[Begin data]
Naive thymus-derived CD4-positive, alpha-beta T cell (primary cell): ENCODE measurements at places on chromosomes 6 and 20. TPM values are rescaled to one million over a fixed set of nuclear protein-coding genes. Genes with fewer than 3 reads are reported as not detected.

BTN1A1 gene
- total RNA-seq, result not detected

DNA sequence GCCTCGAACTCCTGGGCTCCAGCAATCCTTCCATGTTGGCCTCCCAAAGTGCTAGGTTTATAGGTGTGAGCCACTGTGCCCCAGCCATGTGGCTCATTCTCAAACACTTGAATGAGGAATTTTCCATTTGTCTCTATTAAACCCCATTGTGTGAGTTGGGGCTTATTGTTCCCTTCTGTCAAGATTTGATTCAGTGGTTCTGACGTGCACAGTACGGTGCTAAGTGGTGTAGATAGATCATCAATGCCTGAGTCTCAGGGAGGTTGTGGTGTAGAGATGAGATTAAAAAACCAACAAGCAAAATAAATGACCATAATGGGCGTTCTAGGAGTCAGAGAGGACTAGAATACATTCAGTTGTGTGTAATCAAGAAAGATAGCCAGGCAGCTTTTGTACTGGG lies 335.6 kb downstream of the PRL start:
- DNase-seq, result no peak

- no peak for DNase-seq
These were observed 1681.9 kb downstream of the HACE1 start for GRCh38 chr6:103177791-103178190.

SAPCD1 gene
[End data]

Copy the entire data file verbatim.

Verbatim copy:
Naive thymus-derived CD4-positive, alpha-beta T cell (primary cell): ENCODE measurements at places on chromosomes 6 and 20. TPM values are rescaled to one million over a fixed set of nuclear protein-coding genes. Genes with fewer than 3 reads are reported as not detected.

BTN1A1 gene
- total RNA-seq, result not detected

DNA sequence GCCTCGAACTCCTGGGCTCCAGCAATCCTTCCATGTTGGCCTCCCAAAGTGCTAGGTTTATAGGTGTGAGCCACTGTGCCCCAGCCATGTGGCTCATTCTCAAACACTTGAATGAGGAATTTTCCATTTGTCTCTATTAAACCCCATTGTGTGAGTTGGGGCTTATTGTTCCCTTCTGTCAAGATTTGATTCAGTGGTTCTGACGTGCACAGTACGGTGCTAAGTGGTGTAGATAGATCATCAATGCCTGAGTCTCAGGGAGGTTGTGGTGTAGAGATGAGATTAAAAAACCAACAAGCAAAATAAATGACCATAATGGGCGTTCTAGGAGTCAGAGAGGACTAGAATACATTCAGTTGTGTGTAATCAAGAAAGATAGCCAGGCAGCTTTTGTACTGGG lies 335.6 kb downstream of the PRL start:
- DNase-seq, result no peak

- no peak for DNase-seq
These were observed 1681.9 kb downstream of the HACE1 start for GRCh38 chr6:103177791-103178190.

SAPCD1 gene